Two recent decisions are sure to provide comfort to those who utilize the construction contract forms published by the American Institute of Architects (AIA). Both the New Jersey Appellate Division and the District Court for the District of New Jersey have upheld the arbitration provision contained in many of the AIA’s standard forms. Columbus Circle N.J., LLC v. Island Constr. Co., LLC, A-1907-15T1 (N.J. App. Div. Mar. 13, 2017), and Tedeschi v. D.N. Simone Constr. Inc., (Civil No. 15-8484, May 8, 2017). Both cases involved construction contracts for multimillion-dollar beach homes in which the owners sought to avoid a contractually designated arbitration mechanism.

In Columbus Circle, the Owner’s representative sent Contractor a draft agreement using the AIA A101-2007 Standard Form of Agreement Between Owner and Contractor (AIA A101), supplemented with the AIA A201-2007 General Conditions of the Contract for Construction (AIA A201) (collectively, “the Agreement”). Section 6.2 of the form AIA A101 gave the parties the choice of checking a box to select the dispute resolution mechanism to be used for any claims not resolved by mediation—“Arbitration pursuant to Section 15.4 of AIA Document A201-2007,” “Litigation in a court of competent jurisdiction” or “Other (Specify).” Section 6.2 also advised that, if the parties failed to select or agree on “a binding dispute resolution method other than litigation, Claims will be resolved by litigation in a court of competent jurisdiction.” Owner’s representative placed an “X” to select the box “Arbitration pursuant to Section 15.4 of AIA Document A201-2007,” rather than the choice “Litigation in a court of competent jurisdiction.” Section 15.4.1 of the AIA A201 further stated that “unless the parties mutually agree otherwise, [the arbitration] shall be administered by the American Arbitration Association [AAA] in accordance with its Construction Industry Arbitration Rules.” The provision also made clear that any arbitration award would be final and enforceable in any court having jurisdiction.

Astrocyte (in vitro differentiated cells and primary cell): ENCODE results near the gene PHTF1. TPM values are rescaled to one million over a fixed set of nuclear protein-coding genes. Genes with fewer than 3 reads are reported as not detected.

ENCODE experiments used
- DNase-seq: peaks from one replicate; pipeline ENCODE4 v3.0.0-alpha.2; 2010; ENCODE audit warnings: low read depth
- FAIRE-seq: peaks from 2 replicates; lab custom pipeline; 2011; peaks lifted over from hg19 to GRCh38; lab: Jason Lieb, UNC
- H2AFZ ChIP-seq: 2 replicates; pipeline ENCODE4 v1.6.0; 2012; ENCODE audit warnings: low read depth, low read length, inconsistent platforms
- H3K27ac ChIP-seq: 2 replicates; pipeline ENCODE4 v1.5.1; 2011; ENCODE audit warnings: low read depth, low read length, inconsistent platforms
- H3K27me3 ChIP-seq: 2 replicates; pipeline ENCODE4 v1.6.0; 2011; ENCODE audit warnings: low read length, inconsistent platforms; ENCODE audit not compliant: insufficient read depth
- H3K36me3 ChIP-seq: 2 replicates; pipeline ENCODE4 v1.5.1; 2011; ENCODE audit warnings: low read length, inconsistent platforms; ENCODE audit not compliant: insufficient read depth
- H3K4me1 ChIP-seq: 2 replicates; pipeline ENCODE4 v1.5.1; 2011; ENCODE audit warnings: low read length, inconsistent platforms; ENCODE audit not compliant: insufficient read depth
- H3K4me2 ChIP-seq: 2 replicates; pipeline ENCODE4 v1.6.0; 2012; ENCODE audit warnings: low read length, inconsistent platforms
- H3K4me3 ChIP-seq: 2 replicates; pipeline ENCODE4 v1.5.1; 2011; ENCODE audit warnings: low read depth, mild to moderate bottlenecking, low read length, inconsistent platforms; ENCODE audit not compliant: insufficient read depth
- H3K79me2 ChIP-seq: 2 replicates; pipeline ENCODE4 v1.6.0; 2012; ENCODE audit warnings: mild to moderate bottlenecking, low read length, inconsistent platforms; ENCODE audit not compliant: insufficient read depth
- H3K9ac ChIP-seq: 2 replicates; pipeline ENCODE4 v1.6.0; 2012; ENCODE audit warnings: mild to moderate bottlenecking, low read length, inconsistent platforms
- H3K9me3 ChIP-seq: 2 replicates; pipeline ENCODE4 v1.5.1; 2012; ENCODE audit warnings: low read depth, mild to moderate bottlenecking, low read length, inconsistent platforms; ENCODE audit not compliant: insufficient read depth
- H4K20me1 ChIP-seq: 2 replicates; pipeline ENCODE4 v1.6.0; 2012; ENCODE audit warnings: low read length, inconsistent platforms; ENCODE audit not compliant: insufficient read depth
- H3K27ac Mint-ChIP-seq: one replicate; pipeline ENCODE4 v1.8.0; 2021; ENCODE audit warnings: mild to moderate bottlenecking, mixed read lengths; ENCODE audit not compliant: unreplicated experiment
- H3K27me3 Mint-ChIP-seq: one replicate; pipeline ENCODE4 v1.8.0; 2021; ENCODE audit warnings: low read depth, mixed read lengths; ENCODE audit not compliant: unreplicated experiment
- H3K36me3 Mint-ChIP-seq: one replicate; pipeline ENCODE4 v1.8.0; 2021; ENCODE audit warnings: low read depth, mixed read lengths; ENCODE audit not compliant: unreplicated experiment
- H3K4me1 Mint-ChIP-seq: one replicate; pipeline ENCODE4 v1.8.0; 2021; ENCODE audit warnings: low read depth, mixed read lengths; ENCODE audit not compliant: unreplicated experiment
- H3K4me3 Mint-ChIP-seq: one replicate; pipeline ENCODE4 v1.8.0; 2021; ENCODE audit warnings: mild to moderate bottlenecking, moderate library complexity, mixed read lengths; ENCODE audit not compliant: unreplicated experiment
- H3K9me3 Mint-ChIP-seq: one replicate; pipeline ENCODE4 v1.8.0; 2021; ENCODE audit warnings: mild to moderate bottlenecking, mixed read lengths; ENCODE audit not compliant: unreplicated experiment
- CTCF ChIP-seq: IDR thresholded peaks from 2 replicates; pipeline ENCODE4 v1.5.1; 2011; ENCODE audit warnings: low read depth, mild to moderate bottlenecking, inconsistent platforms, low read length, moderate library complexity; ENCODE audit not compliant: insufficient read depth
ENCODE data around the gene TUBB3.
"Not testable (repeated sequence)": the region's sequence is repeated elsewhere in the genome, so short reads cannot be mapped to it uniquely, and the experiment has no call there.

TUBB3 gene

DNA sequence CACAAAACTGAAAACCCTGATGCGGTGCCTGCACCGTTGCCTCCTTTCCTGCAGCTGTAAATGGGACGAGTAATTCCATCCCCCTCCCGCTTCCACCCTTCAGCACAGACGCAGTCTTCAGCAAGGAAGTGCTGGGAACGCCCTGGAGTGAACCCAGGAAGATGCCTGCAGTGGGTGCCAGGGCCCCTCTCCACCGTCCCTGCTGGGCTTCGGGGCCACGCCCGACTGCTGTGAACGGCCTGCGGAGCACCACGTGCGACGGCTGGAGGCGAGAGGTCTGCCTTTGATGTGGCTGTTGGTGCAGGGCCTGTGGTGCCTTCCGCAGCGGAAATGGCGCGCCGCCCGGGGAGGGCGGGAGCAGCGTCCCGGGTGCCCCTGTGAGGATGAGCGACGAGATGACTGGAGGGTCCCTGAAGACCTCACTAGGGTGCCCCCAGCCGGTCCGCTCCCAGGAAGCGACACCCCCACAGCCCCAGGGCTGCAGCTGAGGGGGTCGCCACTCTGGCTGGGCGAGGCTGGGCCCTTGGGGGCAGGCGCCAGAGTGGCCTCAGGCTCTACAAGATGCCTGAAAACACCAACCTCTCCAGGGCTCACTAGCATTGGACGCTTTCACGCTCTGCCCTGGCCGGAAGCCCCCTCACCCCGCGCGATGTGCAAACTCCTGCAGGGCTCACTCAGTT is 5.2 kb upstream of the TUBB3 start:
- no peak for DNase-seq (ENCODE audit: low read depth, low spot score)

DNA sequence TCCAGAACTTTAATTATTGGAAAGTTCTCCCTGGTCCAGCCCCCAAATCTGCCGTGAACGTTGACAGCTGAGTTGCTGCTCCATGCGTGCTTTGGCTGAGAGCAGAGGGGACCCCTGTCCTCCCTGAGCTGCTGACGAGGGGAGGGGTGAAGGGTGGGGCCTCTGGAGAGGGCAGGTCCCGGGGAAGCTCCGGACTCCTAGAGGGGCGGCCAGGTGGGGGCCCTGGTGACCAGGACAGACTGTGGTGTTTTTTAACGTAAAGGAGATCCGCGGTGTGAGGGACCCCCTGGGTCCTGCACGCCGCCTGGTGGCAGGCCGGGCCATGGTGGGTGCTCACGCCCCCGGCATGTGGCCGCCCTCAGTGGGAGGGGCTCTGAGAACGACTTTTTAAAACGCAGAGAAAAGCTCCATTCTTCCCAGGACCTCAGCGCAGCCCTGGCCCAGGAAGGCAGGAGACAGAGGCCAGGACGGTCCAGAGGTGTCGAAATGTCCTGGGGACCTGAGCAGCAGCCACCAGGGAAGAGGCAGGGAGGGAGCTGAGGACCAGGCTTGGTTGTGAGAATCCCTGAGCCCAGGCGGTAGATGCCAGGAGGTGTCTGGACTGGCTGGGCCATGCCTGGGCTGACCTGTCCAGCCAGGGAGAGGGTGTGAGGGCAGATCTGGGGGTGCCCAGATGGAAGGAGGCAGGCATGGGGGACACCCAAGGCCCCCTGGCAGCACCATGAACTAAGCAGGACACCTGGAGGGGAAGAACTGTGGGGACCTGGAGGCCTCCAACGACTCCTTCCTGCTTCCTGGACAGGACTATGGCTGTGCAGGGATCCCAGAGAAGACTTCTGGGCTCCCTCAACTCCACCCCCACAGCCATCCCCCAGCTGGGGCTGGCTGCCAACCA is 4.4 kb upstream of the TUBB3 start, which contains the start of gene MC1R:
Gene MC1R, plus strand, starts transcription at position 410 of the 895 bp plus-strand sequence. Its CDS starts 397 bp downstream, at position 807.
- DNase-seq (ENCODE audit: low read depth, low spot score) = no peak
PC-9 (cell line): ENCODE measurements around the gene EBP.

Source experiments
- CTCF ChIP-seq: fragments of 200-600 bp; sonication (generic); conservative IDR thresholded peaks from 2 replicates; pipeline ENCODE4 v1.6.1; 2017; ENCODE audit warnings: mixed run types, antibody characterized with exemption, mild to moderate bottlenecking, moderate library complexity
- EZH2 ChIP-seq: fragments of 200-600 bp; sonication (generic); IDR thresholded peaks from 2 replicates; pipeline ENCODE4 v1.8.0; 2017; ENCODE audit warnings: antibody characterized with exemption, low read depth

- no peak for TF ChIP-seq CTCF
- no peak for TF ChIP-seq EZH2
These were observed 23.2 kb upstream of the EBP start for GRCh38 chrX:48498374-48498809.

Upon receiving the draft agreement, Contractor’s attorney reviewed it and returned a revised draft with his changes. Owner and his representative reviewed those changes, accepted them and both parties executed the agreement. Apparently neither side changed the dispute resolution provision or the arbitration selection.

After a dispute arose and could not be resolved through mediation, Contractor filed a demand for arbitration. Owner responded by filing a complaint in the Law Division, arguing that he did not believe he had waived his right to litigation because the contract “did not ‘indicate [ ] that [he] was waiving [his] right to file suit against the Defendants in Court” and that it was his understanding that “both parties would have to agree to mediation or arbitration in order for that method to be used.” The trial court granted Contractor’s motion to dismiss and compel arbitration, and Owner appealed.